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Harare billing in shambles
Phyllis Mbanje, The Standard (Zimbabwe)
October 20, 2013

Residents last week accused the Harare City Council of perpetrating a chaotic billing system resulting in several households getting inflated bills.

Some bills were as high as US$93 per household a month in high density areas but normally they range between US$15 and US$40 a month depending on individual usage.

But council spokesperson, Leslie Gwindi said the local authority will continue with water disconnections despite concerns by the residents.

Costa Murombedzi of Harare’s Kuwadzana 7 suburb said it was unfair for the council to disconnect water without addressing concerns regarding the billing system.

“As residents, we are not happy with the system being used to bill us, council should also consider separating rates from the water account,” he said.

The water account - which is made up of a minimum charge and a metered or estimated reading - is inclusive of rates, sewer fees and refuse removal.

Some residents that had not paid their rates were last week caught unawares by council officials who went around switching off water supplies in several suburbs around Harare.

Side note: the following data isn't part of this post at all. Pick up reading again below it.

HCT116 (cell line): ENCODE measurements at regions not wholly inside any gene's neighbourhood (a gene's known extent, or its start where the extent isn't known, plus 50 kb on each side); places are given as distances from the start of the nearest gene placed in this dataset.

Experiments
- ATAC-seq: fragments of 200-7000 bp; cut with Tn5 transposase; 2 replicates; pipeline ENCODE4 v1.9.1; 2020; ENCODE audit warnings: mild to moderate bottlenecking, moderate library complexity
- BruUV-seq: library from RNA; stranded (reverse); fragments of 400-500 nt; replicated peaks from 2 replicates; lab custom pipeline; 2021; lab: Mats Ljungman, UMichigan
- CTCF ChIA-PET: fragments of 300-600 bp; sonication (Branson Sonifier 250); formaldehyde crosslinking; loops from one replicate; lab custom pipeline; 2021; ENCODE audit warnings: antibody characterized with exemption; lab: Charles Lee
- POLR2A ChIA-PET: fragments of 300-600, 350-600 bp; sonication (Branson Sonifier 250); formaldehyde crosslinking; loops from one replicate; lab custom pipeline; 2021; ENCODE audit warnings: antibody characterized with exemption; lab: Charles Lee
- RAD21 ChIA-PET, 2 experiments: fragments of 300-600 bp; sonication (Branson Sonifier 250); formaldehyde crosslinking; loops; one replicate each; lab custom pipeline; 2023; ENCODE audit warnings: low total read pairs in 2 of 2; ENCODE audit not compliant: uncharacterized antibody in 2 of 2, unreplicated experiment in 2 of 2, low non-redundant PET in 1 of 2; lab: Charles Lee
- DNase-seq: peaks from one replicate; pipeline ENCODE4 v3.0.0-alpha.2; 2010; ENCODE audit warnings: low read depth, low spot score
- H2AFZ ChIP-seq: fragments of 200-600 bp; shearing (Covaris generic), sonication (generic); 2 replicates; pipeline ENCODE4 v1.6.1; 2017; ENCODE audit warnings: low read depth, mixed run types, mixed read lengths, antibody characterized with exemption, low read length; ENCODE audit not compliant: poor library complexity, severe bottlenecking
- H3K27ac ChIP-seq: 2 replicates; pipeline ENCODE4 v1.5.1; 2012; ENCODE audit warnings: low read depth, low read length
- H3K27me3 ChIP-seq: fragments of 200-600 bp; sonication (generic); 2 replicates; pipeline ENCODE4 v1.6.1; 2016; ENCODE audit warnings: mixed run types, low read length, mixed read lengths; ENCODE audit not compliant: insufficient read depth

Simba Makazho of Dzivaresekwa suburb said while residents were willing to pay up, council had a responsibility to ensure that the billing system was correct.

“It is high time council puts its house in order and their first port of call should be the billing system. We have no confidence in it,” he said.

The issue of billing became emotive following reports that seven council employees from the revenue and central accounts department were fired while one was arrested for manipulating the city’s billing system.

The culprits scanned and issued fake receipts to consumers whose accounts would not be credited even though they would have paid.

Harare Residents Trust (HRT) director, Precious Shumba said disconnecting water for residents who used it for domestic purposes was unjustified.

“Residents are willing to pay for what they would have used but there are many issues that are making them resistant, like the billing system,” he said.

“It is receiving a lot of criticism and that is one of the major reasons why people are not willing to pay.”

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